CTLA-4 is important in maintaining long-term survival of cardiac allografts


Applied Research and Histocompatibility


INTRODUCTION: CTLA-4 is a negative regulatory molecule upregulated on activated T cells; however, its role in induction and maintenance of transplant tolerance is not well understood.

METHODS: The characteristics and effects of a novel mouse anti-rat CTLA-4 antibody (Ab) (242B58) were examined using fluorescence-activated cell sorter, mixed lymphocyte reaction, enzyme-linked immunospot, signaling studies, and a rat model of cardiac transplant tolerance induced by administration of anti-CD28 Ab and cyclosporine.

RESULTS: The anti-CTLA4 Ab was shown to bind to CTLA-4 but not prevent subsequent binding of B7 to CTLA-4. Binding to CTLA-4 did not result in phosphorylation of early cytoplasmic tyrosine kinases, suggesting that this is not a signaling Ab. However, its in vitro function was compatible with antagonization of the effects of CTLA-4, thereby increasing T-cell proliferation and interferon-gamma production in mixed lymphocyte reaction and enzyme-linked immunospot assays, respectively. Administration of 242B58 to animals treated with anti-CD28 Ab and cyclosporine either at the time of transplantation or various time-points up to 33 days posttransplantation did not result in immediate rejection, but rather caused a delayed severe acute allograft rejection at approximately 45 days posttransplant.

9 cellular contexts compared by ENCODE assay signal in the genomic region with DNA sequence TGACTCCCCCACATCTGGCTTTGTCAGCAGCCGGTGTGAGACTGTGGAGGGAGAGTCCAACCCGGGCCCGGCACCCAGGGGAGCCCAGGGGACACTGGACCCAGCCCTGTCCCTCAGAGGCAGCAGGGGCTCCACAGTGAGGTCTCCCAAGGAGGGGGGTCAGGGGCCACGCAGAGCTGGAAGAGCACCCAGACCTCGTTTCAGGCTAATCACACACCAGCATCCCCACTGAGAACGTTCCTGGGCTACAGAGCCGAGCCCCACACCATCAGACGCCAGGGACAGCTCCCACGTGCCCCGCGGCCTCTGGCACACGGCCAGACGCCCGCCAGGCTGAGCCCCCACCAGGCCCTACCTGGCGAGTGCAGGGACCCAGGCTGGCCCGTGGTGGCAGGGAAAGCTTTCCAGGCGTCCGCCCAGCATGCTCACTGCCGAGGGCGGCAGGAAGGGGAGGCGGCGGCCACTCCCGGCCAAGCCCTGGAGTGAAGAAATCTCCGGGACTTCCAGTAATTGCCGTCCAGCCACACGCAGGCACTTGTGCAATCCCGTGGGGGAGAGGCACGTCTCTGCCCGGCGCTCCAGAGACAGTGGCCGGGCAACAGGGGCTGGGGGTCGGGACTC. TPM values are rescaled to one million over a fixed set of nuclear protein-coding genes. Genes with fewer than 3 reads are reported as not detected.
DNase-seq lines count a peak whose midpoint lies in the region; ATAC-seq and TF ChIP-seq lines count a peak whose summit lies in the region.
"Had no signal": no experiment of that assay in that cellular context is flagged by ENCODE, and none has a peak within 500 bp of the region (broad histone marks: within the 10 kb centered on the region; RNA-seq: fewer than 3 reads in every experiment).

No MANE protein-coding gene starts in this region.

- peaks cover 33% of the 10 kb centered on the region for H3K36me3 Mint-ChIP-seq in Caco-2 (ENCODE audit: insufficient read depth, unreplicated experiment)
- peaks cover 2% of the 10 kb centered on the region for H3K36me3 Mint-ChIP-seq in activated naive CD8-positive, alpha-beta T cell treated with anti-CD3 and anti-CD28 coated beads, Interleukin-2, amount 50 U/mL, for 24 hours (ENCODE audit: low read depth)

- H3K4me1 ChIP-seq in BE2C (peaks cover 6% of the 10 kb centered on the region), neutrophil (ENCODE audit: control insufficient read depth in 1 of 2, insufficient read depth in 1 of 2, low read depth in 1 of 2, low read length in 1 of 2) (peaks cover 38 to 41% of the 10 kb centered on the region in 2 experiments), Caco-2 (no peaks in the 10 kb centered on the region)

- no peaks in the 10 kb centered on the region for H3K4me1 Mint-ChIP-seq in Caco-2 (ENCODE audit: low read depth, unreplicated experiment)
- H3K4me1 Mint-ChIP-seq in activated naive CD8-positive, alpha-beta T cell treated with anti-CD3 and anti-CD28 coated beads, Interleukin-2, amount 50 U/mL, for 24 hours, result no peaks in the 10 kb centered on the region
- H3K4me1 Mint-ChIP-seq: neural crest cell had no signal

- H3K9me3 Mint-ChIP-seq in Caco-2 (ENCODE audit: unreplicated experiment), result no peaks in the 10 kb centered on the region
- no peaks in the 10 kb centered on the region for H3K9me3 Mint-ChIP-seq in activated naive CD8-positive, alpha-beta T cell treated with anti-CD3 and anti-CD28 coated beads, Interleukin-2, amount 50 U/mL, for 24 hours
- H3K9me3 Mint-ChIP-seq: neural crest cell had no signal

CONCLUSIONS: Our results seem to be a reflection of the unique properties of the 242B58 Ab, which does not antagonize B7 binding to CTLA-4 and affect its ability to out-compete CD28 for B7 binding. It does, however, seem to interfere with CTLA-4 signaling, suggesting that competition for B7 may be important in induction of tolerance, but signaling through CTLA-4 is more important in maintaining a tolerant phenotype.

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